Henry received a warm welcome from his friends at the RSPB HQ at The Lodge (photo by Guy Shorrock).
The RSPB has faced an increasing amount of criticism in recent months, from both ‘sides’ of the Hen Harrier ‘issue’.
Some from ‘our side’ have been critical because the RSPB has, so far, refused to sign up to the call for a ban on driven grouse shooting and instead has called for a system of grouse moor licensing. The RSPB’s CEO, Dr Mike Clarke, re-emphasised this position in a speech he made at the CLA Game Fair last Friday (see here). It’s a position that many of us find bewildering and some of us would say the criticism is thus deserved but, as public pressure grows, the RSPB may well re-evaluate its stance. Indeed, Dr Clarke said: “But the longer it takes any industry to address its problems, the stronger those calls [to ban driven grouse shooting] will become“.
Whatever your view on licensing or banning driven grouse shooting, it seems pretty counter-productive to attack an organisation that is doing a great deal of work on ‘our side’ for hen harriers (e.g. see list here), instead of aiming our ire squarely at the organisations responsible for the loss of, literally, thousands of hen harriers through shooting them, trapping them, bludgeoning them to death, poisoning them, burning out their nests and stamping on their chicks. Doesn’t it?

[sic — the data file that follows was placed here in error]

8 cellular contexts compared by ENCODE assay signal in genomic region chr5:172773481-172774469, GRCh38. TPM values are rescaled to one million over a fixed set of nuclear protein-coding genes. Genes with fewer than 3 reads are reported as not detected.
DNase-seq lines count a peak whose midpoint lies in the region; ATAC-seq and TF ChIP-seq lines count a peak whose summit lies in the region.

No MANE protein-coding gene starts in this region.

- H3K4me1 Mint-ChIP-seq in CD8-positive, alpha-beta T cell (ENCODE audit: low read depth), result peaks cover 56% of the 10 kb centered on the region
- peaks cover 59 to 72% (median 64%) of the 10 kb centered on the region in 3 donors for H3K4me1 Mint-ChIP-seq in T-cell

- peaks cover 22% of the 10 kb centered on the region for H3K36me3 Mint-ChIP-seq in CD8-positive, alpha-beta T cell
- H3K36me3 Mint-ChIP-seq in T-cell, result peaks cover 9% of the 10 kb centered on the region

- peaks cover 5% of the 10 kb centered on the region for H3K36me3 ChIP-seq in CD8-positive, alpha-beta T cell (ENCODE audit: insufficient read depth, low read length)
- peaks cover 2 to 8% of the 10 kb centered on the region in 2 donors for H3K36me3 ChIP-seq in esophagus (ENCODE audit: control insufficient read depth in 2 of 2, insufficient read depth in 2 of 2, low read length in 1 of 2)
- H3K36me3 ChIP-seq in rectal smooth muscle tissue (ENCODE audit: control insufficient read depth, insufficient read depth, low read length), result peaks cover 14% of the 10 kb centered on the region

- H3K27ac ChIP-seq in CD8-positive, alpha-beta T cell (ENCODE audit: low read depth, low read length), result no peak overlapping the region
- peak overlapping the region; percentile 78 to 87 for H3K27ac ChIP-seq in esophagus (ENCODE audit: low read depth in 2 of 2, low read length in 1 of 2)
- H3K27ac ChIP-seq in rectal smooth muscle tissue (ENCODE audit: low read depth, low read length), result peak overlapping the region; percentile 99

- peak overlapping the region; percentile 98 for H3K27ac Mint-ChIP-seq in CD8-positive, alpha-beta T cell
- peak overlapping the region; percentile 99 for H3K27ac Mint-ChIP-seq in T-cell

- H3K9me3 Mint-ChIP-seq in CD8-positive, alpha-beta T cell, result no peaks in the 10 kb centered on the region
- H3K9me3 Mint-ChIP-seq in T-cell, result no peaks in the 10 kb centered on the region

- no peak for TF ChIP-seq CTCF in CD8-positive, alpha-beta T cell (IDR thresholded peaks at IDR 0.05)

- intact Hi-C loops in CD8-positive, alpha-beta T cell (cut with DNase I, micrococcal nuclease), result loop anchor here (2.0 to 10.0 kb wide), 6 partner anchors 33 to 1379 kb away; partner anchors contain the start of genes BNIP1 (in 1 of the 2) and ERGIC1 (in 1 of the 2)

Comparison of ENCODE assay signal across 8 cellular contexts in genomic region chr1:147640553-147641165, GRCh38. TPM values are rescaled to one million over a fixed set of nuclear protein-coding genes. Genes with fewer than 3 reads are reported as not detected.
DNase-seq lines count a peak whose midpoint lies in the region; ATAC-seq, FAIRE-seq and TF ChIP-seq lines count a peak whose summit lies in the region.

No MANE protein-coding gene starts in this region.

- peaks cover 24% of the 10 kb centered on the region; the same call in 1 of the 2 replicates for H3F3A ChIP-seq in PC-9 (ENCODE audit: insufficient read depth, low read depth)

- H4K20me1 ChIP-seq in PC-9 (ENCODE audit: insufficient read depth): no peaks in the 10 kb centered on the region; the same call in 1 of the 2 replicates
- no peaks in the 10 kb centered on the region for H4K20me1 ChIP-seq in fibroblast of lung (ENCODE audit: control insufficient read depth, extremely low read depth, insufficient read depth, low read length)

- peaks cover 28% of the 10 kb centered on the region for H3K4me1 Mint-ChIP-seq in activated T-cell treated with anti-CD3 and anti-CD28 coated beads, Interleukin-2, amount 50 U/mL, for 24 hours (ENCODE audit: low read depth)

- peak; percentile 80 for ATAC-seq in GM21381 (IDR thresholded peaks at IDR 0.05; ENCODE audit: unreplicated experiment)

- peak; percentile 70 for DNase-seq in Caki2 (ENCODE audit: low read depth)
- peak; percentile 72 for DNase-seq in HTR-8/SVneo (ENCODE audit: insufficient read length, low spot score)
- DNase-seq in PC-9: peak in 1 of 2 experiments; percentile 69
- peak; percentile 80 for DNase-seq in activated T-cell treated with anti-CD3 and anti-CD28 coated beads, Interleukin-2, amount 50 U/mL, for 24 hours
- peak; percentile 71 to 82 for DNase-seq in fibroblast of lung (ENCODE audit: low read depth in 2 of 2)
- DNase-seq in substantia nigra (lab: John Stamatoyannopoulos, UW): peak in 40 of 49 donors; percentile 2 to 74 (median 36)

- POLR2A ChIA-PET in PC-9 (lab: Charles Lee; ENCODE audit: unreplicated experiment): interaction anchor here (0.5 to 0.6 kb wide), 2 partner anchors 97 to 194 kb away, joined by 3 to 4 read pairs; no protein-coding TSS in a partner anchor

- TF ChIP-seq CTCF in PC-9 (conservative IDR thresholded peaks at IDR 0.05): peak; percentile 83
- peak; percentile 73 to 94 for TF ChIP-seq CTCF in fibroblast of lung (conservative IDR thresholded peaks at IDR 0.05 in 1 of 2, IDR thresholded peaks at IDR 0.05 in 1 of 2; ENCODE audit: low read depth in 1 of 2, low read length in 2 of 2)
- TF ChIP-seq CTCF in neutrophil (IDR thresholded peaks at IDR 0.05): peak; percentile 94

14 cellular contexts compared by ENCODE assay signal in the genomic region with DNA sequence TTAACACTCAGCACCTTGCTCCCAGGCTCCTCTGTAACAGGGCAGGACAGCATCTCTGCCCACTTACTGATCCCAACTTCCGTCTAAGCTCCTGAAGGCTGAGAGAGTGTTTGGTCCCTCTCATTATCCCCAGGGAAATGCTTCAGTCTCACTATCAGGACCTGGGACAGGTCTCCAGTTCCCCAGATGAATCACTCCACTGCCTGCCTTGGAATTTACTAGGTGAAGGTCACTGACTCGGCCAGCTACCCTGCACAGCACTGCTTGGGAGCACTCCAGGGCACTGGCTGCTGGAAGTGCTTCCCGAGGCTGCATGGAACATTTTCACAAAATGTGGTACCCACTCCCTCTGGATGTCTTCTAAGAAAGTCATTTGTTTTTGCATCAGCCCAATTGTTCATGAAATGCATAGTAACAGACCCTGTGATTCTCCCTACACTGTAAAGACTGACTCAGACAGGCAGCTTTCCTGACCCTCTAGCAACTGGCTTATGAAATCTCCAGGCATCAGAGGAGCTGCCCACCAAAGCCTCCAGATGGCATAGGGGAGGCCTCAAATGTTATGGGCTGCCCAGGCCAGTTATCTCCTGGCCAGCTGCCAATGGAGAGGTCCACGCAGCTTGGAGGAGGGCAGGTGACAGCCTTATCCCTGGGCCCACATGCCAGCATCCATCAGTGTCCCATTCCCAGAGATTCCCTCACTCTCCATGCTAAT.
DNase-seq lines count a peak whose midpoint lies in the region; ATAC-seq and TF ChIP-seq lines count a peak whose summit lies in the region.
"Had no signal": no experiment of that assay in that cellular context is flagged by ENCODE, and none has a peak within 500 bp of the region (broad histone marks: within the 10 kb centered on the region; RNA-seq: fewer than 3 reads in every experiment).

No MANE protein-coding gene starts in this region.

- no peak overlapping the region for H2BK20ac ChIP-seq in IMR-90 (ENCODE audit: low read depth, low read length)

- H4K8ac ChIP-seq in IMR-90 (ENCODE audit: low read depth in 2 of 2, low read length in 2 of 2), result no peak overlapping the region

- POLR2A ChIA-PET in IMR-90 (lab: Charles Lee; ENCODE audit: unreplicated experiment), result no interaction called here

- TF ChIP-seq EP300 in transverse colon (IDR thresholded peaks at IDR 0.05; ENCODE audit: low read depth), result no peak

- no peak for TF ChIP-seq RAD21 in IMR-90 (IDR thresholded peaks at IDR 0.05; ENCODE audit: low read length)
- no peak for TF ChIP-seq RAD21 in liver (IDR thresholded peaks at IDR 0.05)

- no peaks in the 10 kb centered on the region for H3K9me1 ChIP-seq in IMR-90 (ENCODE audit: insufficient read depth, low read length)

Other criticism of the RSPB has emerged from a group calling itself You Forgot the Birds, fronted by ex-cricketer Ian Botham and funded by the British grouse industry. We’ve blogged about them previously (here, here). In today’s Telegraph (see here), an article penned by ‘journalist’ Javier Espinoza claims that a forthcoming government report (by Natural England) will criticise the RSPB for failing to protect six hen harrier nests this year and, further, that ‘the remaining six successful nests – which were on or next to grouse moors – had no RSPB involvement and performed well’.
That’s very interesting. We’ve spoken to Natural England and have been told no such report exists, nor is one planned. In addition, we also know that the six remaining hen harrier nests in England this year were NOT all on or next to driven grouse moors – far from it!
Mr Espinoza seems to have taken a press release issued by YFTB and just published it without doing any fact checking. Not really a surprise from the Telegraph but an indication of the desperate measures being employed by the British grouse industry. They’re rattled, and so they should be. The social media Thunderclap timed to coincide with Hen Harrier Day (this Sunday) will see over five million simultaneous messages going out at 10am saying ‘We’re missing our hen harriers – and we want them back’. That message will be seen by over five million social media users – there’s still time to sign up and help increase the public reach – sign up here if you have a facebook or twitter account.
The British grouse industry is also rattled by the current e-petition to ban driven grouse shooting, which is doing well – please sign it here.